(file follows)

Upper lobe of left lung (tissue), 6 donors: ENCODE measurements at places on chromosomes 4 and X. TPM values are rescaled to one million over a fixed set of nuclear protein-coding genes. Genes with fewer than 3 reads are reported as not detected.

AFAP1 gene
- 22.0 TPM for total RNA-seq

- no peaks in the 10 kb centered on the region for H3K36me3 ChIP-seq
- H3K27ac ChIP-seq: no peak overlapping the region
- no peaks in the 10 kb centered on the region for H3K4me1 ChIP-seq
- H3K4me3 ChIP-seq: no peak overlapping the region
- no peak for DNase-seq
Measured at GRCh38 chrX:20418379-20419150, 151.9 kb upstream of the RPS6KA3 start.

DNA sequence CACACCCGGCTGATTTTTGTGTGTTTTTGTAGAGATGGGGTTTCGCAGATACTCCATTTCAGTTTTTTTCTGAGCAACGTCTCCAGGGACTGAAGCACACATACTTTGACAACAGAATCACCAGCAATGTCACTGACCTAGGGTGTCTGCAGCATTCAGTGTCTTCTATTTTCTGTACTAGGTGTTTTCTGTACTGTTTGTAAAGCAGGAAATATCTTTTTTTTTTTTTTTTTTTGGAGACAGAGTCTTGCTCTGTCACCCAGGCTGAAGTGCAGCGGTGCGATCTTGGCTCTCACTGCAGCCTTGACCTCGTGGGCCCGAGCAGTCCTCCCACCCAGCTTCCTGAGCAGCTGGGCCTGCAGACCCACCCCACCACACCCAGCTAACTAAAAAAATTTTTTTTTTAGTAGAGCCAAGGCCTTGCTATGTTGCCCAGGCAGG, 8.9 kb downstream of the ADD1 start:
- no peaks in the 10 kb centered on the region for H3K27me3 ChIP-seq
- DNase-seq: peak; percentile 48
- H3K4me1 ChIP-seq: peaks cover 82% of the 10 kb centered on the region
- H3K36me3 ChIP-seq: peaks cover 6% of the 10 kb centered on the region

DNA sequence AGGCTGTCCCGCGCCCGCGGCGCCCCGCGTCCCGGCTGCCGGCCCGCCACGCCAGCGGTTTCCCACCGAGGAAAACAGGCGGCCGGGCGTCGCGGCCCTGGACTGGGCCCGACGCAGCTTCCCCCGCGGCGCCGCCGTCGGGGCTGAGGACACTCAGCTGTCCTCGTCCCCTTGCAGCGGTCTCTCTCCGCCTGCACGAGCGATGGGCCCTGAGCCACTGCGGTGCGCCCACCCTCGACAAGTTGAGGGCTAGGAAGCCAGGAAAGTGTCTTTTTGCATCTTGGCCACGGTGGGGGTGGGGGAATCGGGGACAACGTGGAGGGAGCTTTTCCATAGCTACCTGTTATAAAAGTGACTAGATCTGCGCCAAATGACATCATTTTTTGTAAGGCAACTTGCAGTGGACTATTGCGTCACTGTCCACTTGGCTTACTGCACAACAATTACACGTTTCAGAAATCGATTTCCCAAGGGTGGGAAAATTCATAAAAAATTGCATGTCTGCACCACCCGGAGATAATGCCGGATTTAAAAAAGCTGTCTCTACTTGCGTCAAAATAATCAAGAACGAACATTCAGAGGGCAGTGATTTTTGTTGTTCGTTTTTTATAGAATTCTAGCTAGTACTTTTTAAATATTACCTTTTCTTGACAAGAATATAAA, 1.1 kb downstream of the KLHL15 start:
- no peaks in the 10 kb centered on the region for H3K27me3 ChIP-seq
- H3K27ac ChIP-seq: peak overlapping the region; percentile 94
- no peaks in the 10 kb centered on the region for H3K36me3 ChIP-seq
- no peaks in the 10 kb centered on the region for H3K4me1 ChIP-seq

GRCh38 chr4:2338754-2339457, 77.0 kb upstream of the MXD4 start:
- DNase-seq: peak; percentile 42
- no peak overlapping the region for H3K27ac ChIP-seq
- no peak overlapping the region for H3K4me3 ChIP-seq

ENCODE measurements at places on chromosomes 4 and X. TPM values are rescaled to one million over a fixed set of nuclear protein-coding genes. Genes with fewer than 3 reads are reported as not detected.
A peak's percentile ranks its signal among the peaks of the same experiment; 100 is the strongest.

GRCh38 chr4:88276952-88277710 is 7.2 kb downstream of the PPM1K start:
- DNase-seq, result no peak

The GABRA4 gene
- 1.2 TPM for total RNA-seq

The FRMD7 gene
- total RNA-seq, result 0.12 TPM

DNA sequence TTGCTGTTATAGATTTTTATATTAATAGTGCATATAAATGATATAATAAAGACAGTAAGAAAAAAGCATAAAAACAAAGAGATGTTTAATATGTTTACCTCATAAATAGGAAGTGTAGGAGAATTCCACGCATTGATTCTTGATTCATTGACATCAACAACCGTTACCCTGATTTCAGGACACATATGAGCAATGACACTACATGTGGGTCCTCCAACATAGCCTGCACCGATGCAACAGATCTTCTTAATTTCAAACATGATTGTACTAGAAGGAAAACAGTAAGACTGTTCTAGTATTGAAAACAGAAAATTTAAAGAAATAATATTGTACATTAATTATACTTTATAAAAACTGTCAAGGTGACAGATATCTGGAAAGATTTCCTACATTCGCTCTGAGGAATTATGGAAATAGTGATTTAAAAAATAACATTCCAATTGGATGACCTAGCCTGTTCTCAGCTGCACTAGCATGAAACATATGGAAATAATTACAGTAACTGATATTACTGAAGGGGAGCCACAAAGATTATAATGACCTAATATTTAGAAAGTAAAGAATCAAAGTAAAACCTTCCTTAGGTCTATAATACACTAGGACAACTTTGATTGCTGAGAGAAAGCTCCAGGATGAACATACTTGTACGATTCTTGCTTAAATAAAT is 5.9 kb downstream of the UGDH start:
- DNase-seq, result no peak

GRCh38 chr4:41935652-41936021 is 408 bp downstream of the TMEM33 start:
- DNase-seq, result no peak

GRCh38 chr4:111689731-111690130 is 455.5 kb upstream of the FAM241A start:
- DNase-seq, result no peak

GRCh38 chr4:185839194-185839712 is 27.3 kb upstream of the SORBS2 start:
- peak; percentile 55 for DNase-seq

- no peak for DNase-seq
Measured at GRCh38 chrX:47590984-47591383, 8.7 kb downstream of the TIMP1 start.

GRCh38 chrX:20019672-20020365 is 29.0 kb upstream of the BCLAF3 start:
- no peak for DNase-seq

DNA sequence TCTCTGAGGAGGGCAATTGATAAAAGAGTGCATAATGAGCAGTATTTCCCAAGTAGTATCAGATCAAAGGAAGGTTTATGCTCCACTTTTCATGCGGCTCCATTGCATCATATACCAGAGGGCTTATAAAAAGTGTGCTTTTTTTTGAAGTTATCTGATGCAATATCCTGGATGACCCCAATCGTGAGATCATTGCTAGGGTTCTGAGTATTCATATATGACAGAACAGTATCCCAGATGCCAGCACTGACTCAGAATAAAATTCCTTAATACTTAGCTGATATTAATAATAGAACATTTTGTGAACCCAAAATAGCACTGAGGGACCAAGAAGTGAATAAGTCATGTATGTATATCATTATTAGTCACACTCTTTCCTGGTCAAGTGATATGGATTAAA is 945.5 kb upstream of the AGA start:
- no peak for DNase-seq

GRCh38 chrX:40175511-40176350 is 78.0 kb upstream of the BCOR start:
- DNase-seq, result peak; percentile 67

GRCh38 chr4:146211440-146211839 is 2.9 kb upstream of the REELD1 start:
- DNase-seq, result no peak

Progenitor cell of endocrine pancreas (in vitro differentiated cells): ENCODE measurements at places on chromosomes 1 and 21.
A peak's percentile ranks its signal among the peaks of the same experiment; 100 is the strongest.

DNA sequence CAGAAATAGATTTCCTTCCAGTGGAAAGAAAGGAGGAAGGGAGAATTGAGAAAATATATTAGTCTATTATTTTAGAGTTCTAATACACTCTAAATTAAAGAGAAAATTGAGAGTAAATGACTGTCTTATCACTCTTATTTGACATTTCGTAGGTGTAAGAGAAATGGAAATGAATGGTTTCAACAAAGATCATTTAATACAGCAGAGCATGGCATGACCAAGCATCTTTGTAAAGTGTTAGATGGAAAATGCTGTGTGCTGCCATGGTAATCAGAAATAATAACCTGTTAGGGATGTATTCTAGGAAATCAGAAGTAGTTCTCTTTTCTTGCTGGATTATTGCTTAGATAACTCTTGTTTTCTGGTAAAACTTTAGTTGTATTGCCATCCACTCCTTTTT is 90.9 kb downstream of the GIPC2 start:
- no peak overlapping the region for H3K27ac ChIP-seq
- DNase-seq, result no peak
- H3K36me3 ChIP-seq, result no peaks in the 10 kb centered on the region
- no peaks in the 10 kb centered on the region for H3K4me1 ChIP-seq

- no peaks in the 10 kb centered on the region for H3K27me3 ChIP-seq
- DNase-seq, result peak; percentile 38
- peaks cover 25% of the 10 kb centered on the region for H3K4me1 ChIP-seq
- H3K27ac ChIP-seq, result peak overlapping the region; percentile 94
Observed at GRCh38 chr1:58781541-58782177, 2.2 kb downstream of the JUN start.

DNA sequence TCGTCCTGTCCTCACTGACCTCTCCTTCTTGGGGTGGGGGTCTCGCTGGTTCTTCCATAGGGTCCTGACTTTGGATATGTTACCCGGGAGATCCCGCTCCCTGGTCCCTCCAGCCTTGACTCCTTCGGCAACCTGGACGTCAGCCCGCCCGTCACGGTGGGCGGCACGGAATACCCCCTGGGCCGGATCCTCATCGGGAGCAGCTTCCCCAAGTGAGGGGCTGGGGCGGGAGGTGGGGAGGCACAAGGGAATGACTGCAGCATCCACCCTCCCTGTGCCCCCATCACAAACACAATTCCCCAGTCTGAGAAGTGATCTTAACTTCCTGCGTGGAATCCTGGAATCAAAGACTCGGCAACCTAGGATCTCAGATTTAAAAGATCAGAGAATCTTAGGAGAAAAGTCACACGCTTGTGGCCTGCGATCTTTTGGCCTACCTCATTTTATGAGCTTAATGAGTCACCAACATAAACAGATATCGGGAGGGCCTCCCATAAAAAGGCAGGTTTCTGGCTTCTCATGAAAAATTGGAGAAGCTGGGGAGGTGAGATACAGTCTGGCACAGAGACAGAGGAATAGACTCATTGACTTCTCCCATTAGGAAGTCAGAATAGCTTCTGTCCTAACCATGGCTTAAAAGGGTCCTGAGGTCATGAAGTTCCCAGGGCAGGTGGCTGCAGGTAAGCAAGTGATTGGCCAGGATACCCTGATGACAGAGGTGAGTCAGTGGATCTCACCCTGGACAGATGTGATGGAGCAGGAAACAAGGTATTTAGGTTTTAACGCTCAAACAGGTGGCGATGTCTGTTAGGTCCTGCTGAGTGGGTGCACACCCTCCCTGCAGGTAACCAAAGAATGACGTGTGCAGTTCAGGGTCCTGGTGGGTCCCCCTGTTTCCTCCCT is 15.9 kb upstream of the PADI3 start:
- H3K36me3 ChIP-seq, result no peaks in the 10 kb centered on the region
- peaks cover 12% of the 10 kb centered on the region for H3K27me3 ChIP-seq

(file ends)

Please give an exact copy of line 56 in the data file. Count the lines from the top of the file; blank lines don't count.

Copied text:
- no peaks in the 10 kb centered on the region for H3K4me1 ChIP-seq